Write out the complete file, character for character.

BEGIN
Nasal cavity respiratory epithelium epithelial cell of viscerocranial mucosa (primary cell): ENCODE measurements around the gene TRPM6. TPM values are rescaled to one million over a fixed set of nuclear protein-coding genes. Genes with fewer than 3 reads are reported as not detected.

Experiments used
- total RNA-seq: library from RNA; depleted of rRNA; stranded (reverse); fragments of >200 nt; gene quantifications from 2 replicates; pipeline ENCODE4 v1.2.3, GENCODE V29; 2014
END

Nasal cavity respiratory epithelium epithelial cell of viscerocranial mucosa (primary cell): ENCODE measurements around the gene TRPM6. TPM values are rescaled to one million over a fixed set of nuclear protein-coding genes. Genes with fewer than 3 reads are reported as not detected.

Experiments used
- total RNA-seq: library from RNA; depleted of rRNA; stranded (reverse); fragments of >200 nt; gene quantifications from 2 replicates; pipeline ENCODE4 v1.2.3, GENCODE V29; 2014